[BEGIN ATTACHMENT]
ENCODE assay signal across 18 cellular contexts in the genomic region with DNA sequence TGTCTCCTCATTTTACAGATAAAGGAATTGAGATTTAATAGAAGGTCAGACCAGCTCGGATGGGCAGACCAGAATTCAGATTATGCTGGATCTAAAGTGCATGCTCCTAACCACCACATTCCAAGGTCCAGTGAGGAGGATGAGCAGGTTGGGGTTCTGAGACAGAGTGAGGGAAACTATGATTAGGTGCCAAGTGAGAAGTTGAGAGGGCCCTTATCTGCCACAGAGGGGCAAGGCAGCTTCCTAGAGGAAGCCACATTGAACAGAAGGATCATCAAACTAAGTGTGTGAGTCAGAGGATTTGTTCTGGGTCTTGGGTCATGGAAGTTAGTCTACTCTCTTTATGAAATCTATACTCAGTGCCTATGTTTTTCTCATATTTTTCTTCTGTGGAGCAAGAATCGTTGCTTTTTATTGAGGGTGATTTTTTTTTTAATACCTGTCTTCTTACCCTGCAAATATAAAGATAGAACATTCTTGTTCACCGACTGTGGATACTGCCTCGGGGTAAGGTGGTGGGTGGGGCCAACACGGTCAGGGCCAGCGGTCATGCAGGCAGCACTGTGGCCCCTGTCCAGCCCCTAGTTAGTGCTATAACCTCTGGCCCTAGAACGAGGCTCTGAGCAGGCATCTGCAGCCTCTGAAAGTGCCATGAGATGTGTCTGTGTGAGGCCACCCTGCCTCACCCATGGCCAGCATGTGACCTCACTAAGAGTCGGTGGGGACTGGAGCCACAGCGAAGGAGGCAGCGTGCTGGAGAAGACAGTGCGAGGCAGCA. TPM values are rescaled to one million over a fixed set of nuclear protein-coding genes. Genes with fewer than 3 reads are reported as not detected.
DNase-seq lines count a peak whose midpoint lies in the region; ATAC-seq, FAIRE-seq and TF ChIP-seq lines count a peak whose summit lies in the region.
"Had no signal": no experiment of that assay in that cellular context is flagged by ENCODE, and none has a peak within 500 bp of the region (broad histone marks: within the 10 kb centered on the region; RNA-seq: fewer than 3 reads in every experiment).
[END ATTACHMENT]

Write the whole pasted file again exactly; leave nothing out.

ENCODE assay signal across 18 cellular contexts in the genomic region with DNA sequence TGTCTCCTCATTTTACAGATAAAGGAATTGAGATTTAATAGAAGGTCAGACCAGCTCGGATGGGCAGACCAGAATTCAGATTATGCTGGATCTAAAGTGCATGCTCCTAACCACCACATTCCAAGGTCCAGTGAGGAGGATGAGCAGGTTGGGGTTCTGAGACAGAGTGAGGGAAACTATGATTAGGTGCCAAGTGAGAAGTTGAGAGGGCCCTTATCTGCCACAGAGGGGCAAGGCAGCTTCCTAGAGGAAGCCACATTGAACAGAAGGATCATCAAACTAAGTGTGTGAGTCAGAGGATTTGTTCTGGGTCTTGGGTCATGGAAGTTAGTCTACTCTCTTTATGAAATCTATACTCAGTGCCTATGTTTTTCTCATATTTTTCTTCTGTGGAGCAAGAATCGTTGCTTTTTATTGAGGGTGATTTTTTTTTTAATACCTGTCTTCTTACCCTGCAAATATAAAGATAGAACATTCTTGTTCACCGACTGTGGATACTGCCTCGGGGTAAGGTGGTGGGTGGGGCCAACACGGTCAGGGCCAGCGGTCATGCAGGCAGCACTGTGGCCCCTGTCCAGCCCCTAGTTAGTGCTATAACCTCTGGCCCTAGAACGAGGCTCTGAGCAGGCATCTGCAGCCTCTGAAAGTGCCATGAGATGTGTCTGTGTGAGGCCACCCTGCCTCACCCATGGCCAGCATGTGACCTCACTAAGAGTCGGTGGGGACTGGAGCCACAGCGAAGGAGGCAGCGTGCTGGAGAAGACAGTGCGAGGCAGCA. TPM values are rescaled to one million over a fixed set of nuclear protein-coding genes. Genes with fewer than 3 reads are reported as not detected.
DNase-seq lines count a peak whose midpoint lies in the region; ATAC-seq, FAIRE-seq and TF ChIP-seq lines count a peak whose summit lies in the region.
"Had no signal": no experiment of that assay in that cellular context is flagged by ENCODE, and none has a peak within 500 bp of the region (broad histone marks: within the 10 kb centered on the region; RNA-seq: fewer than 3 reads in every experiment).